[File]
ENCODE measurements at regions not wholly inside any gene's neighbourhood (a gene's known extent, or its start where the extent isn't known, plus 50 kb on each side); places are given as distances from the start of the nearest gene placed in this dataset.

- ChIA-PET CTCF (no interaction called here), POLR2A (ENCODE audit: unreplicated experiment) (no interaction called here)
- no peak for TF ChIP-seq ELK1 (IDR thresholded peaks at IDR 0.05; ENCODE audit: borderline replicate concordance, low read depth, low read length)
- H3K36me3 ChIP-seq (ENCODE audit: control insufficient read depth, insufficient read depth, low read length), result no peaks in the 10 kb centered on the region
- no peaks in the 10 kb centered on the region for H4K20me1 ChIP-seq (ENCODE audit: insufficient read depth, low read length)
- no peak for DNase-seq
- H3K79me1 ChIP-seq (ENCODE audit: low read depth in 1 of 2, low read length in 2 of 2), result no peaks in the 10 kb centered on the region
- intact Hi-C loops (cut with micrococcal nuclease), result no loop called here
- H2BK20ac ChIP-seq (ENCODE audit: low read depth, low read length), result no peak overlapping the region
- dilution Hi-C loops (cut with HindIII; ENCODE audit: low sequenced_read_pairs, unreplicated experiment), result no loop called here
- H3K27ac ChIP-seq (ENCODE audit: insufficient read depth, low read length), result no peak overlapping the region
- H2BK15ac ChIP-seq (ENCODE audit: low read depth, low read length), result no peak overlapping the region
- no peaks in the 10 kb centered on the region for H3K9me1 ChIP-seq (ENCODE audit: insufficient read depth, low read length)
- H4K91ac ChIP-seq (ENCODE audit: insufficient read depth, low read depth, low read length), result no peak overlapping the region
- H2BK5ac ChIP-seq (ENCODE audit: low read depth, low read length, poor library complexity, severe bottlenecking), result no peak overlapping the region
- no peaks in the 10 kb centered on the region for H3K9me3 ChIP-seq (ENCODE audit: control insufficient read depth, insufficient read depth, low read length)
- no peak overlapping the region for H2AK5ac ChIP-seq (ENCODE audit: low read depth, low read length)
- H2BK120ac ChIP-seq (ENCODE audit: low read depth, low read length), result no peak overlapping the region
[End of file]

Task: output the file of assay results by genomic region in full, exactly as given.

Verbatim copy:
ENCODE measurements at regions not wholly inside any gene's neighbourhood (a gene's known extent, or its start where the extent isn't known, plus 50 kb on each side); places are given as distances from the start of the nearest gene placed in this dataset.

- ChIA-PET CTCF (no interaction called here), POLR2A (ENCODE audit: unreplicated experiment) (no interaction called here)
- no peak for TF ChIP-seq ELK1 (IDR thresholded peaks at IDR 0.05; ENCODE audit: borderline replicate concordance, low read depth, low read length)
- H3K36me3 ChIP-seq (ENCODE audit: control insufficient read depth, insufficient read depth, low read length), result no peaks in the 10 kb centered on the region
- no peaks in the 10 kb centered on the region for H4K20me1 ChIP-seq (ENCODE audit: insufficient read depth, low read length)
- no peak for DNase-seq
- H3K79me1 ChIP-seq (ENCODE audit: low read depth in 1 of 2, low read length in 2 of 2), result no peaks in the 10 kb centered on the region
- intact Hi-C loops (cut with micrococcal nuclease), result no loop called here
- H2BK20ac ChIP-seq (ENCODE audit: low read depth, low read length), result no peak overlapping the region
- dilution Hi-C loops (cut with HindIII; ENCODE audit: low sequenced_read_pairs, unreplicated experiment), result no loop called here
- H3K27ac ChIP-seq (ENCODE audit: insufficient read depth, low read length), result no peak overlapping the region
- H2BK15ac ChIP-seq (ENCODE audit: low read depth, low read length), result no peak overlapping the region
- no peaks in the 10 kb centered on the region for H3K9me1 ChIP-seq (ENCODE audit: insufficient read depth, low read length)
- H4K91ac ChIP-seq (ENCODE audit: insufficient read depth, low read depth, low read length), result no peak overlapping the region
- H2BK5ac ChIP-seq (ENCODE audit: low read depth, low read length, poor library complexity, severe bottlenecking), result no peak overlapping the region
- no peaks in the 10 kb centered on the region for H3K9me3 ChIP-seq (ENCODE audit: control insufficient read depth, insufficient read depth, low read length)
- no peak overlapping the region for H2AK5ac ChIP-seq (ENCODE audit: low read depth, low read length)
- H2BK120ac ChIP-seq (ENCODE audit: low read depth, low read length), result no peak overlapping the region